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getting all meta…

April 19, 2011

I haven’t been posting much to this site as I have been on leave this semester. I had to share this article though – hopefully some future students will browse back through this collection and take a moment to read this… Even if you aren’t a student of psychology, it is worth a read.

“Come on, I thought I knew that!”

The premise of the NY Times article linked above is fairly simple – we often misjudge how well we know something and we can increase the likelihood we will remember it at a later point in time if we work a bit more at the point we initially encode the information.

The first issue deals with meta-memory, the way in which we think about our memory. For instance, I know I have a difficult time remembering names, so when I meet someone new I spend a few seconds rehearsing the name, looking for distinctive cues about the person’s mannerisms or face, and trying to make connections between the name and other information about the person. At that point, I am thinking about my memory ability (or lack thereof) and trying to use that awareness to augment the encoding process. Meta-memory also comes into play when we make judgments about our memory, like when I recall the name of a person I met recently and my darling wife asks “are really sure that was his name?” (and I am typically not very sure). The article mentions the work of Dr. Robert Bjork who has spent years studying human memory – it worth stopping by his research site to learn some more about the work he has done and is currently involved in.

The second issue, has to do with cognitive fluency – how difficult a task seems to be during the course of processing (check out the article linked to the term for lots more info). Fluency plays a very interesting and important role in meta-cognition (and thus meta-memory). Basically, the easier it is to process information, the more comfortable we are with it and thus the greater influence it can have in our thinking and subsequent behaviors. In the article, the author discusses some of the work of Dr. Daniel Oppenheimer – go check out some of his other research; he has done quite a bit examining fluency effects among other topics, and it tends to be quite interesting. The NY Times article summarizes a few studies that have explored how fluency plays a role in memory, particularly a role in the type of encoding and retrieval we associate with “studying for a test” (although it would have effects on a myriad of the interactions we have during the course of the day). Although it may be counter-intuitive, and even seem counter-productive, making the processing more difficult at the time of encoding (studying) can actually increase the likelihood the material will be available at retrieval (at the test). Much of the research involves manipulating seemingly extraneous variables (like the font the information being studied is written in). However, these changes create disfluency, a sense of effort in the processing, and this means more cognitive resources are brought into play during the encoding which then increases the likelihood of successful retrieval later. Personally, I thought it was interesting that they proposed that providing extra study sheets and outlines to students might be a detriment to learning:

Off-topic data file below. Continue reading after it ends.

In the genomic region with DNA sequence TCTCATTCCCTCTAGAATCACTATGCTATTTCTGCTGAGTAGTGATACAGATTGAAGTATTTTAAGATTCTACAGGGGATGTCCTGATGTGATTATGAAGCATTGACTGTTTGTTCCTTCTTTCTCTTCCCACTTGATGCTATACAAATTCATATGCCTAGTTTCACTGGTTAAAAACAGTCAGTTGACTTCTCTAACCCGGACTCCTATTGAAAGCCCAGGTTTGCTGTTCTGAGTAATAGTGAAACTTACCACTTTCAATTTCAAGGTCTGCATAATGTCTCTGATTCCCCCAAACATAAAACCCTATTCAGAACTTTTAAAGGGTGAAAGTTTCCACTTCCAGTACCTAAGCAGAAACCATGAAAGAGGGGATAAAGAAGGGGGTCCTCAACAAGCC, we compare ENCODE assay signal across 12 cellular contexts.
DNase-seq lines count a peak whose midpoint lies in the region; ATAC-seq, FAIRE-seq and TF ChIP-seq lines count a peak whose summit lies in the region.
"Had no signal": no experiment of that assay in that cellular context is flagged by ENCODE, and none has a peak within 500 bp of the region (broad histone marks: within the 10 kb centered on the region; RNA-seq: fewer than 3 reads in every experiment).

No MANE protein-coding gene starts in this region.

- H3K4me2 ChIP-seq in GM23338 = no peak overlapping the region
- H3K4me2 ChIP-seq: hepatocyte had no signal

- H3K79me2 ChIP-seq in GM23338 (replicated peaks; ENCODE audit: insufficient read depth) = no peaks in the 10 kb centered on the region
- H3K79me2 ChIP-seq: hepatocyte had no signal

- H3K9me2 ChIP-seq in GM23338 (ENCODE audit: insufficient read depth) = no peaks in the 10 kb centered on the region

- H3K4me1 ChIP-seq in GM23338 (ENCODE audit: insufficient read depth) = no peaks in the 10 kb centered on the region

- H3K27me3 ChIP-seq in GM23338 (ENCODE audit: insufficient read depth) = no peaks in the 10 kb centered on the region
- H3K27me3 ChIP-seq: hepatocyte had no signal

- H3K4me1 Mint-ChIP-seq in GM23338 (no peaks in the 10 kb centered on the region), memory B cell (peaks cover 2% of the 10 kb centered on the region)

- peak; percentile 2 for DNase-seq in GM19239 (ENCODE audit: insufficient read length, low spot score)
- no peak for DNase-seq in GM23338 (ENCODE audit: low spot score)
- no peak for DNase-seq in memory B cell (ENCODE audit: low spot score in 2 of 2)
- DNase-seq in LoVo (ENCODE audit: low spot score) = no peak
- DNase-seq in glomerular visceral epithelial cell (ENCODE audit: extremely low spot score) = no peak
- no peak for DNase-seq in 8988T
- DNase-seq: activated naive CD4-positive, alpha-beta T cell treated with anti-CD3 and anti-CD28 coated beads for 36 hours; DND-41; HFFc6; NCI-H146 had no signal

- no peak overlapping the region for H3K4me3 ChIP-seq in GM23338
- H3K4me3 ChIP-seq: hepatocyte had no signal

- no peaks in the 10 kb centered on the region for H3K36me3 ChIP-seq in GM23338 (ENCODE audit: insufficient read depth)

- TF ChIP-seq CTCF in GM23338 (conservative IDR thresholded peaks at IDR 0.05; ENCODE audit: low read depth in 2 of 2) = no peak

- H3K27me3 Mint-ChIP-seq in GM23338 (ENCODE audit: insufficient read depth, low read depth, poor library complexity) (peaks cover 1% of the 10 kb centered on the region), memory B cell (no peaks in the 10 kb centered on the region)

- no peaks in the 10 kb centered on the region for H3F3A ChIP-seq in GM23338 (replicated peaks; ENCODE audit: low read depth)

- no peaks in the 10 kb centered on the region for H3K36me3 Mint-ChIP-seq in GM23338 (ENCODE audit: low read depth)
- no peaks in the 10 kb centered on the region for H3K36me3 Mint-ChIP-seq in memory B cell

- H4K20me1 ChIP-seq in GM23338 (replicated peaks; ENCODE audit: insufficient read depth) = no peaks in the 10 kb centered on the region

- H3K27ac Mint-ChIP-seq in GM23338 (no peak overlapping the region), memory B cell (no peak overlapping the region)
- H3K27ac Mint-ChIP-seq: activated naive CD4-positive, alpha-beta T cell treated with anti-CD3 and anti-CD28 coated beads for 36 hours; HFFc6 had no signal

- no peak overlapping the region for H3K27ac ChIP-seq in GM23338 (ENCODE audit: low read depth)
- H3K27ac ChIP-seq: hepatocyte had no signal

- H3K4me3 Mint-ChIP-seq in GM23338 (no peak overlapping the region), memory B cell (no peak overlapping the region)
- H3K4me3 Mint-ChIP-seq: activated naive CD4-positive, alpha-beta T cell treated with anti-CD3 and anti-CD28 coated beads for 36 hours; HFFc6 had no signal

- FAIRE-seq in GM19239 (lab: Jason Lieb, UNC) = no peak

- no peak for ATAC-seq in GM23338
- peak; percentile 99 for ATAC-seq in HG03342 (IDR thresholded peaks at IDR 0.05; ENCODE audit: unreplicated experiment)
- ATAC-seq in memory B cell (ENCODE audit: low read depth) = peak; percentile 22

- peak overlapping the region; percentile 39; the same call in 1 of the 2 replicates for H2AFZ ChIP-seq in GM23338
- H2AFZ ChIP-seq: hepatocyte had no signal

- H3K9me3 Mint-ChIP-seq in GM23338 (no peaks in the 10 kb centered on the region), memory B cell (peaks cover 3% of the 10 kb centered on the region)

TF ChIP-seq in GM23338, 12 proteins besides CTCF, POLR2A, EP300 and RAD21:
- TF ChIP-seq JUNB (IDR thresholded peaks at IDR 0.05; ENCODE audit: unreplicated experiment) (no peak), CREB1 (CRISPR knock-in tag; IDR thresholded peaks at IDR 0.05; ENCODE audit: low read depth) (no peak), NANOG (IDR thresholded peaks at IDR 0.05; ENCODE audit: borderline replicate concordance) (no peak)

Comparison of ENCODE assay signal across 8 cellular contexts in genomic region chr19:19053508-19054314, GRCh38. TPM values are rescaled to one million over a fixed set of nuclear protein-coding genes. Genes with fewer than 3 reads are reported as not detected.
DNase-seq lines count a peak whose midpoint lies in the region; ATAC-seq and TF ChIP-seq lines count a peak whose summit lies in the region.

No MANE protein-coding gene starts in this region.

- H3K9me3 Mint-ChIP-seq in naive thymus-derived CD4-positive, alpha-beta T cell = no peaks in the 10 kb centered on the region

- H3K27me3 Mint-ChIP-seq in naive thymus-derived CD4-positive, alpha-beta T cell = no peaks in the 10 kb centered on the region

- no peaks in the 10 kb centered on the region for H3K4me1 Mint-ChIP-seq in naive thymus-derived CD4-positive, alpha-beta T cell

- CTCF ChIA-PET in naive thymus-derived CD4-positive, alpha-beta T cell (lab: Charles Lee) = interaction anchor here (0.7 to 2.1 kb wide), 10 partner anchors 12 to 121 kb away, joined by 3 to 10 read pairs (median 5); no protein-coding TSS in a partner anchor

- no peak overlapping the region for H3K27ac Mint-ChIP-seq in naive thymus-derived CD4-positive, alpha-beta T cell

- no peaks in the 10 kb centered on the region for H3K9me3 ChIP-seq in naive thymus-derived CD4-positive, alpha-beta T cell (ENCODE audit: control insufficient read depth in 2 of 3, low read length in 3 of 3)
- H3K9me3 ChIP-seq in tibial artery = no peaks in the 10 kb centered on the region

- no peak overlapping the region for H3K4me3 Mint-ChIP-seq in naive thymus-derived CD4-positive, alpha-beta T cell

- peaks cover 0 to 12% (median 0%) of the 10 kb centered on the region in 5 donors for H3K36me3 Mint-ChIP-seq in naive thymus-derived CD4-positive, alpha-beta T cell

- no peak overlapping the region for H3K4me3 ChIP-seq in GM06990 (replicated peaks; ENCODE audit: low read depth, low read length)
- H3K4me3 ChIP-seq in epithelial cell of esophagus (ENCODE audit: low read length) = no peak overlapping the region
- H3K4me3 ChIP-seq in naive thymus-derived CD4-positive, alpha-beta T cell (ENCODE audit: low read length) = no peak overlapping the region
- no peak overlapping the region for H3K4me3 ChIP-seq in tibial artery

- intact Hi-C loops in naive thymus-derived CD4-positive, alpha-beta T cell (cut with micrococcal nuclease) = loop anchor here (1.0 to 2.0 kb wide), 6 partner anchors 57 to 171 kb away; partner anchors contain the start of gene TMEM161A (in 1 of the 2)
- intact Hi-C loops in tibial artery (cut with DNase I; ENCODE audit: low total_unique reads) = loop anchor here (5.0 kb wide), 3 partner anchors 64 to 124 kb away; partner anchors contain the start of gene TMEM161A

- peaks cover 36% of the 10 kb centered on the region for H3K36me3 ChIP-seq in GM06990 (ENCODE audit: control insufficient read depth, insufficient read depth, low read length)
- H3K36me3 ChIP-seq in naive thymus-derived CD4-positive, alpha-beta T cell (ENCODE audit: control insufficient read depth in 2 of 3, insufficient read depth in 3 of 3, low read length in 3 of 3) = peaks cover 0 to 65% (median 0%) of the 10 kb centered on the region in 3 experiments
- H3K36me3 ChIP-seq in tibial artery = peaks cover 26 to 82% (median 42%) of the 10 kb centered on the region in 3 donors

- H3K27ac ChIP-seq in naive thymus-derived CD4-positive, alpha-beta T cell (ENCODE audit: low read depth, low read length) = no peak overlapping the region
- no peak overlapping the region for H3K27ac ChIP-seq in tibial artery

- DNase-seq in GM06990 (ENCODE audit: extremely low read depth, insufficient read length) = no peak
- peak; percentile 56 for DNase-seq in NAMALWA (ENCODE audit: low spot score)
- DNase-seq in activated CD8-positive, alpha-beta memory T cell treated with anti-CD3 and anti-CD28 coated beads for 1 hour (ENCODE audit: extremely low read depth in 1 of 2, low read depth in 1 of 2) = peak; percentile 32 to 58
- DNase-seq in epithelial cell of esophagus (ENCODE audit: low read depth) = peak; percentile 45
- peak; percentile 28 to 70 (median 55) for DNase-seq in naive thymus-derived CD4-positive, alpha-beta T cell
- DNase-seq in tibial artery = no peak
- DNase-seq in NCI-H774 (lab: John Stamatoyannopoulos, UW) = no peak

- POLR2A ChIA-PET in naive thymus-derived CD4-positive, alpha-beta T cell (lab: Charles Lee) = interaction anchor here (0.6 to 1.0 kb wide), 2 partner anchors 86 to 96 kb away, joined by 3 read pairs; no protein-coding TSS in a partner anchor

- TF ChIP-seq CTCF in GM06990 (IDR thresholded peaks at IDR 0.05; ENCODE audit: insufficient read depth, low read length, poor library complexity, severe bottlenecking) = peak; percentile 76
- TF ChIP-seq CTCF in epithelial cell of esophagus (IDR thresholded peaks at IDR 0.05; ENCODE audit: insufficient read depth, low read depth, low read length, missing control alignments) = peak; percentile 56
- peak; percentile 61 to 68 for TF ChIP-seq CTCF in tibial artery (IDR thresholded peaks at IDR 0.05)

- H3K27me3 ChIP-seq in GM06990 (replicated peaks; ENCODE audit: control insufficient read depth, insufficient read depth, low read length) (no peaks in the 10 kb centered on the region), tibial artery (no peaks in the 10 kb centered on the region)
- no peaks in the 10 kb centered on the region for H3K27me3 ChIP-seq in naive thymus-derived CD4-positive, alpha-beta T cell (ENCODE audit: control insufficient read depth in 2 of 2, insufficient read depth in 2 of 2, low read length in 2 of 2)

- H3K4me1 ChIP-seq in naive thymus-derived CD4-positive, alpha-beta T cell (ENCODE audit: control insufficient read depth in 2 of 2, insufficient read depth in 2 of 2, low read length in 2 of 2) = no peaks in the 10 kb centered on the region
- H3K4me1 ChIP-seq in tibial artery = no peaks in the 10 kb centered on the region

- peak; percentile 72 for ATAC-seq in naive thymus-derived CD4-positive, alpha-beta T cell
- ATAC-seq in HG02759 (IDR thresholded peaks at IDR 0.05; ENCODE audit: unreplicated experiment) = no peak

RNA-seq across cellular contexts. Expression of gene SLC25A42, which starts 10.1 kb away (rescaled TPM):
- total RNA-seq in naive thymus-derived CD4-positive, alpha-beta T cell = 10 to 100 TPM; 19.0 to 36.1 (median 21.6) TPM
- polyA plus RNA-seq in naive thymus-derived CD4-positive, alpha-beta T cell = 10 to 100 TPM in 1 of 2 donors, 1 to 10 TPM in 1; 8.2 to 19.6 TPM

“Even course outlines provided by a teacher, a textbook or other outside source can create a false sense of security, some research suggests. In one experiment, researchers found that participants studying a difficult chapter on the industrial uses of microbes remembered more when they were given a poor outline — which they had to rework to match the material — than a more accurate one.” (of course, this finding is not linked to a particular study in the article, just the assertion “in one experiment” – c’mon, show me the citation… luckily I had a vague recollection of the study and was able to hunt it down: Mannes, S. M. & Kintsch, W. (1987). Knowledge Organization and Text Organization. Cognition and Instruction, 4, 91 – 115.)

It is worth thinking about – I really do sometimes try to make it easy for students to study by providing lots of support and trying to organize the material “optimally”. I sometimes forget the value of the hard work (which is associated with a sense of disfluency) that goes into true learning… I think that it comes down to a balancing act. Too much disfluency and the student is likely to shut down because it is just too difficult to encode the information. Too little disfluency and the student develops a false sense of mastery of the information. There is a middle ground where the information is provided in an accessible and useful way, but the onus is on the student to work with that information by developing their own outlines and other ways to organize the material, weighing the value of the information, and finding ways to relate the information to what they already know. There are many ways to relate fluency to issues outside of the classroom (political discourse, religion, relationships), but we’ll have to save that exploration for another day…

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